“Before the Bulldozers: Historic Southwest DC Exposed” is a new app-based walking tour from the Smithsonian’s Anacostia Community Museum that guides users through the historic Southwest Washington, DC district and the story of its redevelopment turbulent. As part of the museum’s year-round focus on housing justice, “Before the Bulldozers” recalls the Southwest community – and its displacement – in vivid detail. The free app uses location-based storytelling, augmented reality, and immersive audio to examine broader housing inequality issues through the lens of Southwest.
Visitors can download the “Before the Bulldozers” app for iPhone and Android devices from the museum’s website. Users should bring a pair of headphones for the best experience and start the tour at Waterfront Tube Station, as the app is GPS-enabled on site. A 45-minute video version of the tour is available on the museum’s website for people to join the experience remotely. Washington-area students can participate in this program thanks to Google, which has donated 100 Google Pixel phones for pre-arranged school tours.
Beginning in 1950, Southwest became one of the nation’s first and largest neighborhoods targeted for “urban renewal,” a process in which the federal government razed schools, homes, and places of worship to create a development space by claiming eminent domain. In the Southwest, urban renewal aimed to modernize the neighborhood, but disproportionately displaced more than 20,000 African Americans. As a result, the new development leveled much of the Southwest and destroyed a close-knit, multi-generational African-American community. Similar results of urban renewal have become commonplace in American cities after the destruction of the Southwest community.
Today’s Southwest neighborhood is unrecognizable to former residents. As the neighborhood experiences a current economic boom and struggles to keep its affordable community intact, “Before the Bulldozers” offers lessons from the not-so-distant past.
“‘Before the Bulldozers’ gives audiences eyes and ears to the historical stories that shaped Washington, DC,” said Melanie Adams, director of the Anacostia Community Museum. “By moving through the South West neighborhood, seeing how the area has changed, and learning at what cost those changes have come, the public better understands the role that housing inequality plays in daily life. , to DC and beyond.”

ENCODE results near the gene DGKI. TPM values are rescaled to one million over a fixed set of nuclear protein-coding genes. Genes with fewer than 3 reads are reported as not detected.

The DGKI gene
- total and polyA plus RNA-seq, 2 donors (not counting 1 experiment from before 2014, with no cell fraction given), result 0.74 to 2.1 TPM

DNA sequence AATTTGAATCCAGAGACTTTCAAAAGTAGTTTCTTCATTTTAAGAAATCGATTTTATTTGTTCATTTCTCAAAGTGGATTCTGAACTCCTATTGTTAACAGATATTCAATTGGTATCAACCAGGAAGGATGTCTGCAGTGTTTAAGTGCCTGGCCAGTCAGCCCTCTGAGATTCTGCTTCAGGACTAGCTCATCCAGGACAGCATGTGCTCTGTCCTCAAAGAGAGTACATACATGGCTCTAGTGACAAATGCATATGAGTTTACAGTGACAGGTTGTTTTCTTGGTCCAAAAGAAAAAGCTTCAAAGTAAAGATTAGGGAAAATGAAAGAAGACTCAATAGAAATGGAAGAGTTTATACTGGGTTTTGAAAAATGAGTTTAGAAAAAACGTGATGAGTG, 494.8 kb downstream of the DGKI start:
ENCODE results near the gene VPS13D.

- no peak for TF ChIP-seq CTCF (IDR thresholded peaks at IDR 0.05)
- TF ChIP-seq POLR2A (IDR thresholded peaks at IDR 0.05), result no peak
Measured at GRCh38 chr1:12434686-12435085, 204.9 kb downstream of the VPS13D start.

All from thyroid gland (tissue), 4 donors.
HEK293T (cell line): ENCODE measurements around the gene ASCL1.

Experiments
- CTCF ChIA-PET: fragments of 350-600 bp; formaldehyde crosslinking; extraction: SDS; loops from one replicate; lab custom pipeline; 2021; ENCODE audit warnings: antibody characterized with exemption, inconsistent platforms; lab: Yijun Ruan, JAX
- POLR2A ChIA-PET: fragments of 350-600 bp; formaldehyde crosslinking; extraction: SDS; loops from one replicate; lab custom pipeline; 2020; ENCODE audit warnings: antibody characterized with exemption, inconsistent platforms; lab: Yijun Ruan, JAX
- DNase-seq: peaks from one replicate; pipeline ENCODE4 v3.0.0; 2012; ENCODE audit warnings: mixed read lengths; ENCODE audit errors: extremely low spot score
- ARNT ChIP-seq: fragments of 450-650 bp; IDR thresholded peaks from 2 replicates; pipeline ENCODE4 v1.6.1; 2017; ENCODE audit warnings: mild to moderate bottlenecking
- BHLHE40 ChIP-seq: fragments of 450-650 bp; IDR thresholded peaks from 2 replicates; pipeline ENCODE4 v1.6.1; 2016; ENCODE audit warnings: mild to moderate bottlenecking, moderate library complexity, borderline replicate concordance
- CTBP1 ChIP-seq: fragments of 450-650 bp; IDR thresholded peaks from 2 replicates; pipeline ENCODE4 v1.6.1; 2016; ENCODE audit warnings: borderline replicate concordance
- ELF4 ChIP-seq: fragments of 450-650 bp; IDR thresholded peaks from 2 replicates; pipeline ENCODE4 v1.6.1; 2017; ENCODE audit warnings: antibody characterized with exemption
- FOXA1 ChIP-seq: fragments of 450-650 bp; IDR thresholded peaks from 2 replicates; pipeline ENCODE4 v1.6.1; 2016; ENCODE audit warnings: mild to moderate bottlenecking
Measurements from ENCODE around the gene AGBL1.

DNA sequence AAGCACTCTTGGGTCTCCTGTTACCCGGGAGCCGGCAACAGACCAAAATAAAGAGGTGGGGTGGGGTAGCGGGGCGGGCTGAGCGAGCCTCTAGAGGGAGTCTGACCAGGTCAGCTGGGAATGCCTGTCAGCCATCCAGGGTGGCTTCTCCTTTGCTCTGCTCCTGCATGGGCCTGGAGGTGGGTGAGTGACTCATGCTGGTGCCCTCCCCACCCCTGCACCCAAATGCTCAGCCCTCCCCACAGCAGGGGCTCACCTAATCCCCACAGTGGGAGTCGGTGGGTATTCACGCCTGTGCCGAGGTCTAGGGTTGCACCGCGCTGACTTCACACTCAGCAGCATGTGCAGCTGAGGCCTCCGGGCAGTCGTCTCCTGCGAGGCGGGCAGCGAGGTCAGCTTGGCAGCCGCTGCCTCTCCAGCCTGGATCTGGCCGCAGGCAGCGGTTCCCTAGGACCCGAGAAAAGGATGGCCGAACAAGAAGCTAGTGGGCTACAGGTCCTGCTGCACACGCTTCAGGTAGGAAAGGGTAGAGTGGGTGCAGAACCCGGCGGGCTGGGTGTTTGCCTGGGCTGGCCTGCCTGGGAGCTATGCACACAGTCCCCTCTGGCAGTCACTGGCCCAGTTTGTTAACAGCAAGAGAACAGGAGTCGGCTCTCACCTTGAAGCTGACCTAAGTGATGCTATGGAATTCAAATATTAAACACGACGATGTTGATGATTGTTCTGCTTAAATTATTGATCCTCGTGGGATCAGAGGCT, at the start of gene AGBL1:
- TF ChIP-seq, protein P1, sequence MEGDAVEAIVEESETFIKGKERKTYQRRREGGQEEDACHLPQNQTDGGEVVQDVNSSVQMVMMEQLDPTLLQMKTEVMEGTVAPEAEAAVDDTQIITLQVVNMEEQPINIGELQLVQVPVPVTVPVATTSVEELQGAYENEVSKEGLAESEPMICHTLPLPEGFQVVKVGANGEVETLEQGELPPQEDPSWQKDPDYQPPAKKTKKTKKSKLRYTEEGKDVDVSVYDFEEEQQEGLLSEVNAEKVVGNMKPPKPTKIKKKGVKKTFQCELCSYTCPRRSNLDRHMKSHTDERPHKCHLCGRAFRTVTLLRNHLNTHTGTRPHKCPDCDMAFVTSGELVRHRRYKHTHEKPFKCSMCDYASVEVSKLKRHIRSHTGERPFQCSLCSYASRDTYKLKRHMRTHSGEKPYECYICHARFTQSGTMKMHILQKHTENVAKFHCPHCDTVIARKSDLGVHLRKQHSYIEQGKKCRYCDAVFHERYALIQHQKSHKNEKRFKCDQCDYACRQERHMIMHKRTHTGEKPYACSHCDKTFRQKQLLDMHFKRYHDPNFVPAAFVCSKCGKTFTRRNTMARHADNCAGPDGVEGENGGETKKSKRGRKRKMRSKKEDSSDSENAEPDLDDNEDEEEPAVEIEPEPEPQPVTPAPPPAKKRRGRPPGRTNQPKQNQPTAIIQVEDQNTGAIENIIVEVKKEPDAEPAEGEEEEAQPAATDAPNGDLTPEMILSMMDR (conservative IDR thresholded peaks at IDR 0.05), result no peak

Created in partnership with Walking Cinema, “Before the Bulldozers” brings to life the stories of those who witnessed, documented, and even participated in the neighborhood’s evolution. These stories come from the oral histories of displaced community members and the DC Public Library’s Joseph Owen Curtis Photograph Collection.
“‘Before the Bulldozers’ is a story that begins in the Southwest but then reverberates through communities across the United States in the 1960s and 1970s,” said Michael Epstein, founder and director of Walking Cinema. “Like all Walking Cinema projects, the story was born out of walks and conversations with residents, historians and community groups.”
The walking tour follows three characters: an amateur photographer determined to film his vanishing community, an architect whose vision of a gleaming new Southwest captured the imagination of city planners, and a current resident of the new Southwest struggling with the paradox of gentrification. . The route starts at Waterfront Tube Station and ends at Waterfront Park. As part of the tour, attendees are encouraged to enter the Southwest Branch of the DC Public Library, which features detailed resources, a small photo gallery, and a hidden surprise as part of the tour.
Guided tours are available for school groups and adults. To participate in a visit, the public can go to “Before the bulldozers” for the schedules. Registration is required two weeks in advance.
About “Our homes, our future”
“Before the Bulldozers” is part of the Anacostia Community Museum’s year-long article on housing injustice, titled “Our Hosing, Our Future.” In 2022, the museum examines the themes of housing and how racial inequality plays out in the lives of ordinary people in Washington. “Our Housing, Our Future” highlights the stories of people experiencing housing inequality. Visitors are encouraged to think critically about what makes a community cohesive, to ask how and why communities disappear, and to imagine how people can build a more equitable future. The year’s focus includes in-person and digital exhibits, community programs, and educational partnerships.
About the Museum
Founded in 1967, Smithsonian’s Anacostia Community Museum shares the untold and often overlooked stories of communities furthest from justice in the greater Washington, DC area. By celebrating stories of resilience, joy and strength, the museum inspires those who visit to translate their ideas into action. The museum will be closed from September 18 to October 31 as it prepares for new facilities. For more information about the museum, visit anacostia.si.edu or follow the museum on TwitterFacebook and Instagram.
# # #
#Anacostia #Community #Museum #Launches #Augmented #Reality #Tour #Southwest #Smithsonian #Institution